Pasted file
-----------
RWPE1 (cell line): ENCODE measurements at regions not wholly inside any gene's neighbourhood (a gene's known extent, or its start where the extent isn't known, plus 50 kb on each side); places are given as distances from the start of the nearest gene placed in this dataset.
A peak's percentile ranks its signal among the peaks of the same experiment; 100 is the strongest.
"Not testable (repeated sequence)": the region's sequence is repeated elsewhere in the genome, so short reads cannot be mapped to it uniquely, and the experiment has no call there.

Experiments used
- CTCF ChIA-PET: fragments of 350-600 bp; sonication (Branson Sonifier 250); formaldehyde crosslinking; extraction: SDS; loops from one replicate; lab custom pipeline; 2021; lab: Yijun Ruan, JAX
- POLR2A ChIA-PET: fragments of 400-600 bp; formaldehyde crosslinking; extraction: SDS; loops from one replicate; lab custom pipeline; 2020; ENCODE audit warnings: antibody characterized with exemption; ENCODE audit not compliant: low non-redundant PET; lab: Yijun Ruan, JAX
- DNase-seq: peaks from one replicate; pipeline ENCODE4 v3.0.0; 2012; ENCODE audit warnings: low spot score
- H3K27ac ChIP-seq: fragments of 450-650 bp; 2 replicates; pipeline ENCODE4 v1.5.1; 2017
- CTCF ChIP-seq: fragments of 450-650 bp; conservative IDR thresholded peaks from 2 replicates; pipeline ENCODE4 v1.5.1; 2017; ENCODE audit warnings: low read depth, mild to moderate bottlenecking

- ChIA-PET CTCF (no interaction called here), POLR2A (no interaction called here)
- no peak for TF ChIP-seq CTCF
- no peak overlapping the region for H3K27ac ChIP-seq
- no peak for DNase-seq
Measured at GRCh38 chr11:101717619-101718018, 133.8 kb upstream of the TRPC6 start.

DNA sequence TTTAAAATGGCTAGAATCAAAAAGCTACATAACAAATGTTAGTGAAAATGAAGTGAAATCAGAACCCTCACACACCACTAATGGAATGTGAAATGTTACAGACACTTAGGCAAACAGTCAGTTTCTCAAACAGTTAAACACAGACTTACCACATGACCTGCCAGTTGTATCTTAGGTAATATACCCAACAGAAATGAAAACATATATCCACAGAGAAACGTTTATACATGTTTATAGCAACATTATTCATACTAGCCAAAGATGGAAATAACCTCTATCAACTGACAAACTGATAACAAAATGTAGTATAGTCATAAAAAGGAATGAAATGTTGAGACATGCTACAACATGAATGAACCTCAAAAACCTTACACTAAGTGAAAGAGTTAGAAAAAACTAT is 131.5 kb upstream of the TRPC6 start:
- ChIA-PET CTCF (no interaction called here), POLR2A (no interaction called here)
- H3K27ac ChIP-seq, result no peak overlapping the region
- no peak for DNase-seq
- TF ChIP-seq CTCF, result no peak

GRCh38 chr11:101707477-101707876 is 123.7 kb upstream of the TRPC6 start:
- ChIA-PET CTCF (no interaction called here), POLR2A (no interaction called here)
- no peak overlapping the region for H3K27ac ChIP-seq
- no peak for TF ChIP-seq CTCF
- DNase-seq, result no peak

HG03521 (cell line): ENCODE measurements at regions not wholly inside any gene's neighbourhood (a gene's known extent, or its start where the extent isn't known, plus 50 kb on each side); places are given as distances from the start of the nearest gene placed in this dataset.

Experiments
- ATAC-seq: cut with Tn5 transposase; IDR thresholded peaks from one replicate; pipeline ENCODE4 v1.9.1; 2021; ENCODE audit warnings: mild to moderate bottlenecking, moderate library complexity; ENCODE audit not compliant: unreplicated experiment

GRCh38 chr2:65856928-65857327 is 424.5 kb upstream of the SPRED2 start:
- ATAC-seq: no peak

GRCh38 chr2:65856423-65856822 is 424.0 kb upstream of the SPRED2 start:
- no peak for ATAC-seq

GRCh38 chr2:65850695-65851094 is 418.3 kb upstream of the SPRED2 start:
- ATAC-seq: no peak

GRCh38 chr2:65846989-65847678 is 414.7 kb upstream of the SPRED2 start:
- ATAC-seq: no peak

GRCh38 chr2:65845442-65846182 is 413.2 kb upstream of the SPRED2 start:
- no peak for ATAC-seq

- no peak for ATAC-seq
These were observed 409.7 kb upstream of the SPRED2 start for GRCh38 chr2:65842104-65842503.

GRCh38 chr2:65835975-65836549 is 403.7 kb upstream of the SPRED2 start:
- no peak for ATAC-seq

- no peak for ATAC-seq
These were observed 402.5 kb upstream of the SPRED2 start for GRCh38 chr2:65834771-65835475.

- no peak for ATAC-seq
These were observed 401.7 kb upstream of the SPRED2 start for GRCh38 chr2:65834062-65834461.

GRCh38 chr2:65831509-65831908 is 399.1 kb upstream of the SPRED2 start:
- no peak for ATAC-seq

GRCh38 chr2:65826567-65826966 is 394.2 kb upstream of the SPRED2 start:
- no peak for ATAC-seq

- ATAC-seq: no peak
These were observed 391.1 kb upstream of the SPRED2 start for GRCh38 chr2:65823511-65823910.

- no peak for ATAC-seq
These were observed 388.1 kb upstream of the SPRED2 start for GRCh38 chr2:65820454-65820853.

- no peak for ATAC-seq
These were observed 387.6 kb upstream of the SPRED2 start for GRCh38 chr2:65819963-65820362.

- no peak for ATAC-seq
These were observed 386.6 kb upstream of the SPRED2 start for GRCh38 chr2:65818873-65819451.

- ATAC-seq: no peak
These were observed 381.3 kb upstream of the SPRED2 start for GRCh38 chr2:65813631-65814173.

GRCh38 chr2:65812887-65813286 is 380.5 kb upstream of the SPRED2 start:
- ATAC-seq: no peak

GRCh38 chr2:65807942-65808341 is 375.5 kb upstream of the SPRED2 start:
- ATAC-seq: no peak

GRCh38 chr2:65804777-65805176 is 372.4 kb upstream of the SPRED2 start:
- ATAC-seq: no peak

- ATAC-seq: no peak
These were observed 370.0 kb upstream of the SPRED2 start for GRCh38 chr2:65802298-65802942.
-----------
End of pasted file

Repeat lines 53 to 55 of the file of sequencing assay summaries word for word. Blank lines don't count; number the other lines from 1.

These were observed 388.1 kb upstream of the SPRED2 start for GRCh38 chr2:65820454-65820853.

- no peak for ATAC-seq
These were observed 387.6 kb upstream of the SPRED2 start for GRCh38 chr2:65819963-65820362.